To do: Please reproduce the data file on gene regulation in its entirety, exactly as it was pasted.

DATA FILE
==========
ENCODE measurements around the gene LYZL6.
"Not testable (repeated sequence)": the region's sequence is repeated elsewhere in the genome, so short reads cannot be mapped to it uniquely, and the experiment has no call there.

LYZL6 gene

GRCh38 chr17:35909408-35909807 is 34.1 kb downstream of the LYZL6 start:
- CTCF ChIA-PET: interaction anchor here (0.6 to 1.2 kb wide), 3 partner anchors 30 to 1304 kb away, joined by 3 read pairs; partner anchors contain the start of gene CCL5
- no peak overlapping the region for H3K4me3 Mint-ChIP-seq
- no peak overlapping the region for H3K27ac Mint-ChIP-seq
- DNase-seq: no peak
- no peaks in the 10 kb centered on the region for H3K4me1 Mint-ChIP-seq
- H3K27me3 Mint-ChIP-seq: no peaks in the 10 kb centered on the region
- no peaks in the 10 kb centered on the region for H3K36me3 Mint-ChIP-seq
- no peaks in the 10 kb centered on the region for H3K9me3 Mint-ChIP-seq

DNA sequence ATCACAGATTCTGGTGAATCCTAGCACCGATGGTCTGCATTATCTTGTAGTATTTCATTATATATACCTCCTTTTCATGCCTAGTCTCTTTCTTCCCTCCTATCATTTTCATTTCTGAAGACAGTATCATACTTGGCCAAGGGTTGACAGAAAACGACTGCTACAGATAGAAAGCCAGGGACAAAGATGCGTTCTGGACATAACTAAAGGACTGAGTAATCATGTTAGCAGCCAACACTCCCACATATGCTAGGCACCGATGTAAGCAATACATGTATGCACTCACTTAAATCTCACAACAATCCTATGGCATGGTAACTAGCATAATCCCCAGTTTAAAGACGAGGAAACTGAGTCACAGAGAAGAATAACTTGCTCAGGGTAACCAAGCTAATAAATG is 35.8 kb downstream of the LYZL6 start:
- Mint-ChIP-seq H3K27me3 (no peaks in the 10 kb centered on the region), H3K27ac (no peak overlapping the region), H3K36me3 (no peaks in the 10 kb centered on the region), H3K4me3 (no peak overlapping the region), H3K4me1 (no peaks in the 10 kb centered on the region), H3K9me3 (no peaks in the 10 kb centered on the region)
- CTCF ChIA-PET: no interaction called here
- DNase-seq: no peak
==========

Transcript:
ENCODE measurements around the gene LYZL6.
"Not testable (repeated sequence)": the region's sequence is repeated elsewhere in the genome, so short reads cannot be mapped to it uniquely, and the experiment has no call there.

LYZL6 gene

GRCh38 chr17:35909408-35909807 is 34.1 kb downstream of the LYZL6 start:
- CTCF ChIA-PET: interaction anchor here (0.6 to 1.2 kb wide), 3 partner anchors 30 to 1304 kb away, joined by 3 read pairs; partner anchors contain the start of gene CCL5
- no peak overlapping the region for H3K4me3 Mint-ChIP-seq
- no peak overlapping the region for H3K27ac Mint-ChIP-seq
- DNase-seq: no peak
- no peaks in the 10 kb centered on the region for H3K4me1 Mint-ChIP-seq
- H3K27me3 Mint-ChIP-seq: no peaks in the 10 kb centered on the region
- no peaks in the 10 kb centered on the region for H3K36me3 Mint-ChIP-seq
- no peaks in the 10 kb centered on the region for H3K9me3 Mint-ChIP-seq

DNA sequence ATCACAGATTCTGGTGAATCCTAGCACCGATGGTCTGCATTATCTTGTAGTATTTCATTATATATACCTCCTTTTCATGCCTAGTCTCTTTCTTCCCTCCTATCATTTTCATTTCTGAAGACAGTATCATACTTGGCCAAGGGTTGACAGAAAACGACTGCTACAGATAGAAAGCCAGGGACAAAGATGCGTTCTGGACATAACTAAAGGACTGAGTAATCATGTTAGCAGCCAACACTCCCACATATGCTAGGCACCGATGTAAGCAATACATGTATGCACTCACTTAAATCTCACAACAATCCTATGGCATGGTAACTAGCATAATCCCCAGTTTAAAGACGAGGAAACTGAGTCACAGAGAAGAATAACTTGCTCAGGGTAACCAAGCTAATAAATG is 35.8 kb downstream of the LYZL6 start:
- Mint-ChIP-seq H3K27me3 (no peaks in the 10 kb centered on the region), H3K27ac (no peak overlapping the region), H3K36me3 (no peaks in the 10 kb centered on the region), H3K4me3 (no peak overlapping the region), H3K4me1 (no peaks in the 10 kb centered on the region), H3K9me3 (no peaks in the 10 kb centered on the region)
- CTCF ChIA-PET: no interaction called here
- DNase-seq: no peak